Immediate versus postponed frozen embryo transfer after IVF/ICSI: a systematic review and meta-analysis

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BACKGROUND: In Europe, the number of frozen embryo transfer (FET) cycles is steadily increasing, now accounting for more than 190 000 cycles per year. It is standard clinical practice to postpone FET for at least one menstrual cycle following a failed fresh transfer or after a freeze-all cycle. The purpose of this practice is to minimise the possible residual negative effect of ovarian stimulation on the resumption of a normal ovulatory cycle and receptivity of the endometrium. Although elective deferral of FET may unnecessarily delay time to pregnancy, immediate FET may be inefficient in a clinical setting, following an increased risk of irregular ovulatory cycles and the presence of functional cysts, increasing the risk of cycle cancellation.

OBJECTIVE AND RATIONALE: This review explores the impact of timing of FET in the first cycle (immediate FET) versus the second or subsequent cycle (postponed FET) following a failed fresh transfer or a freeze-all cycle on live birth rate (LBR). Secondary endpoints were implantation, pregnancy and clinical pregnancy rates (CPR) as well as miscarriage rate (MR).

SEARCH METHODS: We searched PubMed (MEDLINE) and EMBASE databases for MeSH and Emtree terms, as well as text words related to timing of FET, up to March 2020, in English language. There were no limitations regarding year of publication or duration of follow-up. Inclusion criteria were subfertile women aged 18-46 years with any indication for treatment with IVF/ICSI. Studies on oocyte donation were excluded. All original studies were included, except for case reports, study protocols and abstracts only. Covidence, a Cochrane-tool, was used for sorting and screening of literature. Risk of bias was assessed using the Robins-I tool and the quality of evidence using the Grading of Recommendations, Assessment, Development and Evaluation framework.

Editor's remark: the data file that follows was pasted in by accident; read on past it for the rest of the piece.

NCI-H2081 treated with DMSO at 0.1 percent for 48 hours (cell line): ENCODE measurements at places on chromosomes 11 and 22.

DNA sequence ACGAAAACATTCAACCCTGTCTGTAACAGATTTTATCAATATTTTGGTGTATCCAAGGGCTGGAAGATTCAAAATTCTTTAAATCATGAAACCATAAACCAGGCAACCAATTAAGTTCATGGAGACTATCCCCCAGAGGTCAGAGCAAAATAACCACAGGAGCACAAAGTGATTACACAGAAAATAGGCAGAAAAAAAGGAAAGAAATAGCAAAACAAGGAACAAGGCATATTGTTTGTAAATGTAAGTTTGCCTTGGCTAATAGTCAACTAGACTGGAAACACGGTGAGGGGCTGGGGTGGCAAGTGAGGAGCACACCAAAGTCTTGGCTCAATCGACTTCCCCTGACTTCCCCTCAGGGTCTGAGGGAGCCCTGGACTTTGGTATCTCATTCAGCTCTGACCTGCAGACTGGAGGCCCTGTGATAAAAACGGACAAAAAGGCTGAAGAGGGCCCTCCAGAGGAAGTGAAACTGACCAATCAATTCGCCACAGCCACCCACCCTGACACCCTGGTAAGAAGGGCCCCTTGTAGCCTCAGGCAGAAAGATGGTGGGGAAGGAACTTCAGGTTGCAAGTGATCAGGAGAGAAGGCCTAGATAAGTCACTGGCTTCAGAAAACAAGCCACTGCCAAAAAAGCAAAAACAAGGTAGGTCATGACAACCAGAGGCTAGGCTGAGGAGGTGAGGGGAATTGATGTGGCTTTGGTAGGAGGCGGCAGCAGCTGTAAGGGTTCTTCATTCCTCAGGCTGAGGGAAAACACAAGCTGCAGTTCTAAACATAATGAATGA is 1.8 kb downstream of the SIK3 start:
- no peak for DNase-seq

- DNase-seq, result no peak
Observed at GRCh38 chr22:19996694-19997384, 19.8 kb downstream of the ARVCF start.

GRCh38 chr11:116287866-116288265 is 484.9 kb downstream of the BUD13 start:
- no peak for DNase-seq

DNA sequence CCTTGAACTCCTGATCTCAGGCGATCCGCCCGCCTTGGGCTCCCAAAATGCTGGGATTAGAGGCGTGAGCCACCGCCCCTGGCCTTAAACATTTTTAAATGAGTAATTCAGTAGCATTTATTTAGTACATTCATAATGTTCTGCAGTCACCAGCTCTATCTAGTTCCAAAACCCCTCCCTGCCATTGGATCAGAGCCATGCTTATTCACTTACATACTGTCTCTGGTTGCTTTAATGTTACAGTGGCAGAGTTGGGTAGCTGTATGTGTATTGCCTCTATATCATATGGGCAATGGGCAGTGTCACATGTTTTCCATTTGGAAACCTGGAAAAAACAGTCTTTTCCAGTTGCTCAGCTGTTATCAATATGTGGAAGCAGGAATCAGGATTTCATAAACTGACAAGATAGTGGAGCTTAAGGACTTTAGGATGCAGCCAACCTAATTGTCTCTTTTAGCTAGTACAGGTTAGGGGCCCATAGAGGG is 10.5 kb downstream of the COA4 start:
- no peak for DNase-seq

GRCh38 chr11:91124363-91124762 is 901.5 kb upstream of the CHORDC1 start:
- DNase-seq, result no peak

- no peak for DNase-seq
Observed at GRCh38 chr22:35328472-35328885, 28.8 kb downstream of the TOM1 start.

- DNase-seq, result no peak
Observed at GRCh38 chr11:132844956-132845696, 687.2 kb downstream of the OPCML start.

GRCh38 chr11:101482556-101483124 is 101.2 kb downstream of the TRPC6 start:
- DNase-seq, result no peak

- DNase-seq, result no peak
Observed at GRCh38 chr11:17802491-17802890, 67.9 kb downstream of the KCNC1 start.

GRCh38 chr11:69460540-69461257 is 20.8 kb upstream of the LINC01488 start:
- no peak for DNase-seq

OUTCOMES: Out of 4124 search results, 15 studies were included in the review. Studies reporting adjusted odds ratios (aOR) for LBR, CPR and MR were included in meta-analyses. All studies (n = 15) were retrospective cohort studies involving a total of 6,304 immediate FET cycles and 13,851 postponed FET cycles including 8,019 matched controls. Twelve studies of very low to moderate quality reported no difference in LBR with immediate versus postponed FET. Two studies of moderate quality reported a statistically significant increase in LBR with immediate FET and one small study of very low quality reported better LBR with postponed FET. Trends in rates of secondary outcomes followed trends in LBR regarding timing of FET. The meta-analyses showed a significant advantage of immediate FET (n =2,076) compared to postponed FET (n =3,833), with a pooled aOR of 1.20 (95% CI 1.01-1.44) for LBR and a pooled aOR of 1.22 (95% CI 1.07-1.39) for CPR.

WIDER IMPLICATIONS: The results of this review indicate a slightly higher LBR and CPR in immediate versus postponed FET. Thus, the standard clinical practice of postponing FET for at least one menstrual cycle following a failed fresh transfer or a freeze-all cycle may not be best clinical practice. However, as only retrospective cohort studies were assessed, the presence of selection bias is apparent, and the quality of evidence thus seems low. Randomised controlled trials including data on cancellation rates and reasons for cancellation are highly needed to provide high-grade evidence regarding clinical practice and patient counselling.

Original languageEnglish
JournalHuman Reproduction Update
Issue number4
Pages (from-to) 623–642
Number of pages20
Publication statusPublished - 2021

ID: 258790505